1/ These kids far too often are categorized, sorted out, and isolated within their designated groups, so kept apart from their “betters, and inferiors,” doing great harm to all, and the future of all of us, and society generally.

      2/ Meanwhile, far too many of these lower 80% kids are taught and forced to pay for instruction in matters they can never properly learn or need or be able to use to succeed in society.

      3/ And the rest of these lower 80% kids far too often are isolated and ignored altogether. So they far too often are demeaned and neutered altogether, stripped their opportunity to gain their fair share of the American Dream.

      For this reason Virginia’s new FastForward Workforce Credential Program is so vitally important. And perhaps, paradoxically, why The State Council of Higher Education for Virginia (SCHEV) appears non-committal at this point.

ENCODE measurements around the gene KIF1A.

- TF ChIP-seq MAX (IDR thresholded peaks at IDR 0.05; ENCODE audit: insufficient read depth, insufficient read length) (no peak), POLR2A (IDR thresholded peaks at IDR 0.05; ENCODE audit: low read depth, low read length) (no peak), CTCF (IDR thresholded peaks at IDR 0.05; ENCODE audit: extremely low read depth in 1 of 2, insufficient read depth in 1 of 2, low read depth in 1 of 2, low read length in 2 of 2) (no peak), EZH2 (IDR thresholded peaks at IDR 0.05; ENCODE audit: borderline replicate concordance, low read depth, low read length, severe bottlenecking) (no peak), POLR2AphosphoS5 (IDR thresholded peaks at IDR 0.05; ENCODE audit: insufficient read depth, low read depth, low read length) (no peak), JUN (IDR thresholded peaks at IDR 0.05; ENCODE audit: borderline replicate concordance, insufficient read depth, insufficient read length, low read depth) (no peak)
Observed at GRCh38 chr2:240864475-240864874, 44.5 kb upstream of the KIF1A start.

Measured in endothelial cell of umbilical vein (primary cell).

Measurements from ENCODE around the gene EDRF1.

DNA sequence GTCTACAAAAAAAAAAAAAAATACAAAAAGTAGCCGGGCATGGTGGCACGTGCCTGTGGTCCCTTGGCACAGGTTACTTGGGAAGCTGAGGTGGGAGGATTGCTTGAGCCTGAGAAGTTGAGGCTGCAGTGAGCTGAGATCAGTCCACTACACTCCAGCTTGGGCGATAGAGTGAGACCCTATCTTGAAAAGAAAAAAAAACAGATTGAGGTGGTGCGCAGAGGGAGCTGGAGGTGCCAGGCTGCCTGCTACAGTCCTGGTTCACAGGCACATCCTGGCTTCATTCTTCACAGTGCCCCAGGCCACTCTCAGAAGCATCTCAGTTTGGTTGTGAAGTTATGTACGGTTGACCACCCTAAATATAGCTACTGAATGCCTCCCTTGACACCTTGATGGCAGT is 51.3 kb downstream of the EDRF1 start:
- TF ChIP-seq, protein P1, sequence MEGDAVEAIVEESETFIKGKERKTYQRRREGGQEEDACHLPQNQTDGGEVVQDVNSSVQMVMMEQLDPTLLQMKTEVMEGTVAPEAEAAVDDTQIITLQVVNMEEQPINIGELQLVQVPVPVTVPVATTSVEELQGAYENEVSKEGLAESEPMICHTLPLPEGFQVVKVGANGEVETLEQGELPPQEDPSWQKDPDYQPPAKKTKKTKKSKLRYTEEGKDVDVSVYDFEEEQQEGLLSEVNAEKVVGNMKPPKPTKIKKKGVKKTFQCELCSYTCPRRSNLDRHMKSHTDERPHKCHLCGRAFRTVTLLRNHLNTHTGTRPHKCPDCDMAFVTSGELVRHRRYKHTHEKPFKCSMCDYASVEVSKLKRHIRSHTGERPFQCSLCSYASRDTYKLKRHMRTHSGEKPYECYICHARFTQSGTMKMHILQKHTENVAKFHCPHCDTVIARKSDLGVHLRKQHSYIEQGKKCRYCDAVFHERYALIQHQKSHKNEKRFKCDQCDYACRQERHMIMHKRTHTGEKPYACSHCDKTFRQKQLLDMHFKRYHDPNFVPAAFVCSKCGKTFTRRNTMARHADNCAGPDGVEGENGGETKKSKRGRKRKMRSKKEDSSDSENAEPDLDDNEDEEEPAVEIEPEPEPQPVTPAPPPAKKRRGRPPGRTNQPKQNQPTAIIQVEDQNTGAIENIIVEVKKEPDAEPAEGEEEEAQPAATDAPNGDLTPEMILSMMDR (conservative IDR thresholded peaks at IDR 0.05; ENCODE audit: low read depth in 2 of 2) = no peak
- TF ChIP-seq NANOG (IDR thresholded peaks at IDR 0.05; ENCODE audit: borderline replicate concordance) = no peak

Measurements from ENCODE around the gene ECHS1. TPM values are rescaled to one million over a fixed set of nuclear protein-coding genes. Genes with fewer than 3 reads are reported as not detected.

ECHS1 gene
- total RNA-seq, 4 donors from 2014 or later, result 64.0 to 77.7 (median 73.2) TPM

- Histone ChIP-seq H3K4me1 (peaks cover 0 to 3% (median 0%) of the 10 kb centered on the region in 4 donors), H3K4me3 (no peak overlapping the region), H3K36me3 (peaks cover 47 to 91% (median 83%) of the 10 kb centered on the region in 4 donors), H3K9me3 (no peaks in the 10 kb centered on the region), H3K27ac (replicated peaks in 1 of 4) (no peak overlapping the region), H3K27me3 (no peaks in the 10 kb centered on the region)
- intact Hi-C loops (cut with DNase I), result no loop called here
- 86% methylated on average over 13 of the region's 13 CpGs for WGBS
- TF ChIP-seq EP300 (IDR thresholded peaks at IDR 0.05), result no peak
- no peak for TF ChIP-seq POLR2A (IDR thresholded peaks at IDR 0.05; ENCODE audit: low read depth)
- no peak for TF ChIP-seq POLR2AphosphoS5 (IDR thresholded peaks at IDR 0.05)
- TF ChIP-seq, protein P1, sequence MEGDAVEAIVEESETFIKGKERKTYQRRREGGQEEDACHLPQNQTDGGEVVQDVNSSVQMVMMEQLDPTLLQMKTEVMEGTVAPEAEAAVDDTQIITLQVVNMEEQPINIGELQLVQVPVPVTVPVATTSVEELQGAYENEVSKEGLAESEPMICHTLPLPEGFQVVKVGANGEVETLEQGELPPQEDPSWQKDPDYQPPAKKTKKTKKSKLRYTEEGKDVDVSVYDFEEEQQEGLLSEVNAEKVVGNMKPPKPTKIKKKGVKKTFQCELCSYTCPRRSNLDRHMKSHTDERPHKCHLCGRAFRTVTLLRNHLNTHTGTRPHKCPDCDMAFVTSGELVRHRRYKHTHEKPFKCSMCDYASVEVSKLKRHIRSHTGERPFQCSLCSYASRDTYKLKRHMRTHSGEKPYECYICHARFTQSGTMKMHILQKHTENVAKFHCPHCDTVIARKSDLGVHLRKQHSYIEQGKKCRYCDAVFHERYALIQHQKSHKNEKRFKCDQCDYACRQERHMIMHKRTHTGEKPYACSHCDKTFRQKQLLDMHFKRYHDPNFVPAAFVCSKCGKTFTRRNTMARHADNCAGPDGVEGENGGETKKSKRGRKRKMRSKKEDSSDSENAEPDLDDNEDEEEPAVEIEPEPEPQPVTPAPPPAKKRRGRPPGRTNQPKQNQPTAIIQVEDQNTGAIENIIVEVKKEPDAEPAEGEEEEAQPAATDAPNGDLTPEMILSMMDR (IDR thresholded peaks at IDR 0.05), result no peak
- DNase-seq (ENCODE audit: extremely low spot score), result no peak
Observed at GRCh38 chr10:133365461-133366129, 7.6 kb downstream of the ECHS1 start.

Question: How long must we believe that carpenters, electricians, plumbers, construction workers, and all our other citizens in this nation who work with their hands, are not entitled to the education they need to succeed in life, along with everyone else, instead of being cast off and abandoned, instead?

      See https://www.baconsrebellion.com/passing-class-no-guarantee-of-certificate-in-new-state-workforce-program/

    2. Dick Hall-Sizemore Avatar
      Dick Hall-Sizemore

      The older I have gotten, the more I have come to appreciate the work and skills of plumbers, mechanics, electricians, etc. Being someone who often has trouble hammering a nail in straight, I realize that they can do things I cannot do, know what to do when I have no idea, and do things that I would not want to do (e.g. work on pipes under a house while lying on my back). I don’t begrudge them the rates they charge.